John Yoo has written freelance commentaries for The Inquirer since 2005, however he entered into a contract to write a monthly column in late 2008. I won't discuss the compensation of anyone who writes for us. Of course, we know more about Mr. Yoo's actions in the Justice Department now than we did at the time we contracted him. But we did not blindly enter into our agreement. He's a Philadelphian, and very knowledgeable about the legal subjects he discusses in his commentaries. Our readers have been able to get directly from Mr. Yoo his thoughts on a number of subjects concerning law and the courts, including measures taken by the White House post-9/11. That has promoted further discourse, which is the objective of newspaper commentary.
No personal disrespect toward Harold Jackson (a well-regarded colleague with whom I've crossed career paths in two far-flung cities, with many mutual friends) but I could not disagree more. None of this is a good enough justification for awarding a column to America's top defender of such a serious human rights violation as torture -- certainly not the fact that he's now a celebrated Philadelphian (so is disgraced state Sen. Vince Fumo, who could be handed a political column based on this kind of rationale). Sure, his warped viewpoint that the president of our once-proud democracy can assume virtually dictatorial powers is controversial enough to "promote further discourse" (so did George Will's recent blatantly misleading column on climate change) but that alone hardly makes something worth publishing.
But while promoting public discourse is a goal of newspaper commentary, it should not be the main objective. The higher calling for an American newspaper should be promoting and maintaining our sometimes fragile democracy, the very thing that Yoo and his band of torture advocates very nearly shredded in a few short years. Quite simply, by handing Yoo a regularly scheduled platform for his viewpoint, the Inquirer is telling its readers that Yoo's ideas -- especially that torture is not a crime against the very essence of America -- are acceptable.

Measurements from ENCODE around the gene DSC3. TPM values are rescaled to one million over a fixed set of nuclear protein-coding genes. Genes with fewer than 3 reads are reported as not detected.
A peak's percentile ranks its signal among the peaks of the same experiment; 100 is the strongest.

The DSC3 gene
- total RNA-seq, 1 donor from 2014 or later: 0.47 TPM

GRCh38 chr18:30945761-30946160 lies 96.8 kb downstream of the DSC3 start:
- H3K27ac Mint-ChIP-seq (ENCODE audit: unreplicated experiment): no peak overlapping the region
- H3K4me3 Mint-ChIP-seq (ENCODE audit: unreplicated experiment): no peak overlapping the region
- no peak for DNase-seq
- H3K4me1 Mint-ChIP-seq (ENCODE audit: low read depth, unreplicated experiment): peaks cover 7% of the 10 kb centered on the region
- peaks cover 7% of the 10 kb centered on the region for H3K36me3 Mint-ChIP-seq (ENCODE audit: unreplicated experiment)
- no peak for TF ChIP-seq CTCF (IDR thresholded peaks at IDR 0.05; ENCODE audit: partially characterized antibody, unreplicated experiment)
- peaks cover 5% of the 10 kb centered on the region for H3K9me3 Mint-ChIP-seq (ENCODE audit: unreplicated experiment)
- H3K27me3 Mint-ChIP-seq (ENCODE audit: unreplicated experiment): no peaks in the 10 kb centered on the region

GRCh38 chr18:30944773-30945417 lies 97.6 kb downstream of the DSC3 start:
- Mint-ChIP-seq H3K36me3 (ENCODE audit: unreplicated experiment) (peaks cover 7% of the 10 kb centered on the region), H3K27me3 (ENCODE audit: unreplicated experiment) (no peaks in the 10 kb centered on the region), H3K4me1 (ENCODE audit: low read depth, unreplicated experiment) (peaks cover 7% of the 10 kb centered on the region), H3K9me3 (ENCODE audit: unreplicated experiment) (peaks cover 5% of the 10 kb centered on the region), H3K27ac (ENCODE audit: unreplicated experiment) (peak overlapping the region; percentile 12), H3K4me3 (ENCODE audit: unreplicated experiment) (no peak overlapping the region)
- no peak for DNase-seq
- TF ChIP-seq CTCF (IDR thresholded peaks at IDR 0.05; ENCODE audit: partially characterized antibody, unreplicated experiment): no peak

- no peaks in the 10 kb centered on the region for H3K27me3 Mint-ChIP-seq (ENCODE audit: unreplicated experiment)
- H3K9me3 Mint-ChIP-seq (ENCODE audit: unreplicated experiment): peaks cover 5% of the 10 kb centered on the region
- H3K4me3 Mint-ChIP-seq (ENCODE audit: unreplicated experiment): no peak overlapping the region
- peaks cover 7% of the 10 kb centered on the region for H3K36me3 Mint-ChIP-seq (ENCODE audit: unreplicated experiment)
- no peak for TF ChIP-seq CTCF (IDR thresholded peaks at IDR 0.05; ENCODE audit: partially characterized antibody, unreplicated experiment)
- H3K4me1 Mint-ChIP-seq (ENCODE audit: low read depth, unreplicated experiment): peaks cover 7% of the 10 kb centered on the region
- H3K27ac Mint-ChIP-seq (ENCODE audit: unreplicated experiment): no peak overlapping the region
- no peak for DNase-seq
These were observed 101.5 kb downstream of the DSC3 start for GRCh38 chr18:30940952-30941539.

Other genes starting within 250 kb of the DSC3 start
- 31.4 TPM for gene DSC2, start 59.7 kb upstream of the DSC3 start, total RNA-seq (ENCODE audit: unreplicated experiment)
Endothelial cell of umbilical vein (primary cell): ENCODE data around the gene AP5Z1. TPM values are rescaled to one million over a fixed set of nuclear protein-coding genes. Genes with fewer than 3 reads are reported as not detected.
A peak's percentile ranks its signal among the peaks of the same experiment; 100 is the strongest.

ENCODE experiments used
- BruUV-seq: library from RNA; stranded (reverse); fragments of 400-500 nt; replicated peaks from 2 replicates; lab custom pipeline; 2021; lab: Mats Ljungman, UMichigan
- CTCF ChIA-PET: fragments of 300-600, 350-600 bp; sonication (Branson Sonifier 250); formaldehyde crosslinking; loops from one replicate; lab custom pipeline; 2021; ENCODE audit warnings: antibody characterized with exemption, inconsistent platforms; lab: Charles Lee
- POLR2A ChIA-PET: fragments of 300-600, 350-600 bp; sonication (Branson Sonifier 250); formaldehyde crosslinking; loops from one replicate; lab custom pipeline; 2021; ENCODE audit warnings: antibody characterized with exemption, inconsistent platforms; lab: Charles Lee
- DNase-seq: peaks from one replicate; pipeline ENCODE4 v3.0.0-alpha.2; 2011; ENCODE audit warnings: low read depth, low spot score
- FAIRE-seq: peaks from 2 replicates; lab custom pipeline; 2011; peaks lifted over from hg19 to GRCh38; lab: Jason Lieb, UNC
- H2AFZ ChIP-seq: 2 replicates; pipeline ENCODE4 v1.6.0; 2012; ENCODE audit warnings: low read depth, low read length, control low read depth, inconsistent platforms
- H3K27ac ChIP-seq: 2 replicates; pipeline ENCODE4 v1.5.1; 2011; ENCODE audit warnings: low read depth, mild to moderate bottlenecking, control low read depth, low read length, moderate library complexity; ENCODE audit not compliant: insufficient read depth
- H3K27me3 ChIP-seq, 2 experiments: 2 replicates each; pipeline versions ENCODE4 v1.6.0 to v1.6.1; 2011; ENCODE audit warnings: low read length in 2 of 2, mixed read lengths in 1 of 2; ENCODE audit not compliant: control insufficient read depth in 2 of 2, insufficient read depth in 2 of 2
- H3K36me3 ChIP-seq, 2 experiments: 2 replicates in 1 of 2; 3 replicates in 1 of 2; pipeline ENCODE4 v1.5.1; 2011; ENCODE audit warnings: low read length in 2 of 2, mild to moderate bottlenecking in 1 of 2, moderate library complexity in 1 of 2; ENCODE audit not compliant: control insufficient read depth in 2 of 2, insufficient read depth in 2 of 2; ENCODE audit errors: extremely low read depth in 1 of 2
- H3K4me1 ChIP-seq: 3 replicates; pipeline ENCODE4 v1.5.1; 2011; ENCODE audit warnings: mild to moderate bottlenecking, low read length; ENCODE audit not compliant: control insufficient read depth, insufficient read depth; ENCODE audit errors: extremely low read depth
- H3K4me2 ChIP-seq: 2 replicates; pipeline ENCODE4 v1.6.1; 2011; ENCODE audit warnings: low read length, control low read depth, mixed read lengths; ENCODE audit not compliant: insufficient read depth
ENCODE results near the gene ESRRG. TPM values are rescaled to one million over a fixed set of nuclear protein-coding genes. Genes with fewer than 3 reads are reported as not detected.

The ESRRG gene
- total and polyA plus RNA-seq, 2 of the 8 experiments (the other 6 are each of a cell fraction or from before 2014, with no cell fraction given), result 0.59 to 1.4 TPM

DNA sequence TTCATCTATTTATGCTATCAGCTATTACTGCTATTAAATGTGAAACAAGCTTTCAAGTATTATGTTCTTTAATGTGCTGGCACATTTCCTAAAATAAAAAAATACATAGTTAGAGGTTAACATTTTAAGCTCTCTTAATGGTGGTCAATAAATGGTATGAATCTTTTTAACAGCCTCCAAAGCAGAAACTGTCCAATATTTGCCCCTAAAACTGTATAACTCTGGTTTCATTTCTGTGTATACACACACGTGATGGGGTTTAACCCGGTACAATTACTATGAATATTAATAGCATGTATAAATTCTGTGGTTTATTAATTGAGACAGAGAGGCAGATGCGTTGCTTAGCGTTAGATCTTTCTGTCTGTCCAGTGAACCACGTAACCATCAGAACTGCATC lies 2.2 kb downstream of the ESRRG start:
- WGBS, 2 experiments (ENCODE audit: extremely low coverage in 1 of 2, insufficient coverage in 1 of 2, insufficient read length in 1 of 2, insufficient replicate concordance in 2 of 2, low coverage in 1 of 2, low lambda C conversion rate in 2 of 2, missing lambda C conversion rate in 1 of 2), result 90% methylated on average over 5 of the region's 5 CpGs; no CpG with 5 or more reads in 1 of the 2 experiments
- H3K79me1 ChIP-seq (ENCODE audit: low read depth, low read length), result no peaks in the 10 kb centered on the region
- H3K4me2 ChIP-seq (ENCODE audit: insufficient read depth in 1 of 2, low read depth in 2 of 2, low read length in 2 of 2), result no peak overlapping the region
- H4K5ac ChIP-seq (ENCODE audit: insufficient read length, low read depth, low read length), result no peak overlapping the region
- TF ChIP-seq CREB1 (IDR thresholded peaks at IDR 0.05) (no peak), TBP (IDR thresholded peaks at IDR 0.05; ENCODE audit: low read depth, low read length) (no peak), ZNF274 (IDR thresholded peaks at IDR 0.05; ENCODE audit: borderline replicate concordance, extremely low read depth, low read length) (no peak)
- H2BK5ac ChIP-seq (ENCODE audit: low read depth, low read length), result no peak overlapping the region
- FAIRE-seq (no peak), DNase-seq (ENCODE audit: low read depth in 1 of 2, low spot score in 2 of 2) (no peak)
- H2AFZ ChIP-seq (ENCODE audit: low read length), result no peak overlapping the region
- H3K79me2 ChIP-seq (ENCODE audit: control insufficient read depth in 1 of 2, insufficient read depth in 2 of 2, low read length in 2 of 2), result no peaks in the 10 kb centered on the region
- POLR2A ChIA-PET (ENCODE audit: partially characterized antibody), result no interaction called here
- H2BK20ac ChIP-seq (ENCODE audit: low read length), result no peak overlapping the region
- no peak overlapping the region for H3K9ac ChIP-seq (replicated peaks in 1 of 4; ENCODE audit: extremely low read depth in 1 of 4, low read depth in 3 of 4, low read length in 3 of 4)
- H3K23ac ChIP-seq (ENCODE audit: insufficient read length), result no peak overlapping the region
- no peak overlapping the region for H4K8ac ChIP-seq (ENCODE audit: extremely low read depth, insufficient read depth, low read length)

This is exactly the kind of "on one hand, on the other hand" cowardly practice that has become a cancer destroying the moral DNA of America's newsrooms. "On one hand, torture is not only immoral but a violation of international and even U.S. law, but on the other hand, check out our 'provocative' new columnist, John Yoo, who can't travel to Europe because he might be arrested for war crimes!" This is wrong -- horribly so. For more than five years, American newsrooms have helped to normalize the inhumane practice of torture, giving into the government's Orwellian terms like "enhanced interrogation" and failing to call for accountability of those responsible for these crimes, including -- but not stopping at -- John Yoo. For a much-honored newspaper like the Inquirer to pay someone like Yoo to write a regular column is surely the exclamation point on a dark period in which most of my profession flunked its greatest moral test.
But it's not too late to change things. Last Sunday's column by Yoo should also be his last, period. While Yoo is a free man who is thus free to utter his detestable viewpoints on any public street corner, the Inquirer has no obligation to so loudly promote these ideas that are so far outside of the mainstream. People should write the Inquirer -- firstname.lastname@example.org -- or call the newspaper and tell them that torture advocates are not the kind of human beings who belong regularly on a newspaper editorial page, officially sanctioned. Journalists here in Philadelphia or elsewhere who wish to strategize on where to take this next should email me at email@example.com.
As an American citizens, I am still reeling from the knowledge that our government tortured people in my name. As a journalist, the fact that my byline and John Yoo's are now rolling off the same printing press is adding insult to injury.